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December 20, 2011


A Beautiful Tuesday to You!

I had a lovely day yesterday and I hope you did too.

My day began with a lovely tai-chi session. After writing my blog, I headed to the gym for a lovely deadlift session.

After three days of rest and play in my rock garden, my whole body felt rejuvenated and the weights felt amazingly light.

That’s when I’ve got to be the most careful in the gym!I have a natural love for heavy lifting and can lift more than my body can handle sometimes. I got in six sets of deadlifting with high cable pulling and reptilian crawling in mini-circuits.

I spent the rest of the day reviewing my new Scientific Shoulder Training course manual and writing a final section on how to put the exercises together in a safe and functional way.

I’m really excited to release this new course, which has been several years in the making; it seems that every time we were making good progress, we ended up with technical difficulties in editing and/or production!

We now have all the editing complete and once I write the series of example programs to show how to progress a shoulder patient through the developmental steps, the new correspondence course will be complete and ready to share with the world.

I owe a lot of thanks and gratitude to Holli Spicer for taking on this very big task, for which she’s done a great job! Thank You Holli!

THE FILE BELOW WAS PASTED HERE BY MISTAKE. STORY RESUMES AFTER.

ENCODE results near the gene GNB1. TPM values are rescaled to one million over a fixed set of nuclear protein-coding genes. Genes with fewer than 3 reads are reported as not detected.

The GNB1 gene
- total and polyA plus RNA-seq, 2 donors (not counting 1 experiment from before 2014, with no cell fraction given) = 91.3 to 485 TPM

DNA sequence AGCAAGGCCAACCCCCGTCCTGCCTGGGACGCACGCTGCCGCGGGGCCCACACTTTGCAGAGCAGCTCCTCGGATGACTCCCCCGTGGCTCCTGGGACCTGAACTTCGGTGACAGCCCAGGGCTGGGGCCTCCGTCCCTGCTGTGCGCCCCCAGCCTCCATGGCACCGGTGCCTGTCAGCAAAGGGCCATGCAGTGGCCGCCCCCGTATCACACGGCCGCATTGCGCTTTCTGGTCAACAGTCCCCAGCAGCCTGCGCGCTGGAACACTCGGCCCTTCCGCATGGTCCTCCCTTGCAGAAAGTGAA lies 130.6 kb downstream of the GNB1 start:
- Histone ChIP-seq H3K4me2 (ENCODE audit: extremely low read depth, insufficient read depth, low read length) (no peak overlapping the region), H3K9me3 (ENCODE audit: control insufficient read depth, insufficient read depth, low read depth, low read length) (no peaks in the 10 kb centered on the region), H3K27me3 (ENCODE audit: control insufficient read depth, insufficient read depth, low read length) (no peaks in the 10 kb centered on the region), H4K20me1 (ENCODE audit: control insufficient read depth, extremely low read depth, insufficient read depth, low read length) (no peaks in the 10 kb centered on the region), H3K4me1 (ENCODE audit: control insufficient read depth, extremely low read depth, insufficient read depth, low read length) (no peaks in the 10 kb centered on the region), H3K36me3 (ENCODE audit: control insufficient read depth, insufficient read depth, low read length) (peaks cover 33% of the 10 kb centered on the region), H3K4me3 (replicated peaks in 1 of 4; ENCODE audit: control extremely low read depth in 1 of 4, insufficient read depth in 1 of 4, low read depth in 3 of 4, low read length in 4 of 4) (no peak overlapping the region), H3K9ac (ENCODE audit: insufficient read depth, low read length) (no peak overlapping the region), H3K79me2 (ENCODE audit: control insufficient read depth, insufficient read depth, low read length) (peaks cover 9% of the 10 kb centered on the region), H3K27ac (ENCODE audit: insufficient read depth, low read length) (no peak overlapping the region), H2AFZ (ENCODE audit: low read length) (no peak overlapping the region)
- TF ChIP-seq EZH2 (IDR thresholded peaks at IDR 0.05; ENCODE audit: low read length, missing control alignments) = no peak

Over the past several days, I’ve been absorbed with an art project. I’m creating a thank you and seasons greetings card for each of my instructors.

There are about 20 of them and I was hoping to get them all done in three days. That was my naiveté at work; once my spirit gets hold of a pen and paper, all sorts of things begin to come forth and time disappears!

I managed to finish eight of them so far and will keep working on them each night until done. I’ve been coming home, doing my evening tai-chi, lighting a lovely fire and getting to my art.

I feel so blessed to be able to share my love through art.


“Meditation” essentially means toward the center (of your Being).

Meditation is a practice that has proven to be quite challenging for the western mind; though there are plenty of “Eastern minds” that have challenges meditating as well.

As a practice, meditation is traditionally used in religious/spiritual practices for gaining realization and Union with the Over-Soul.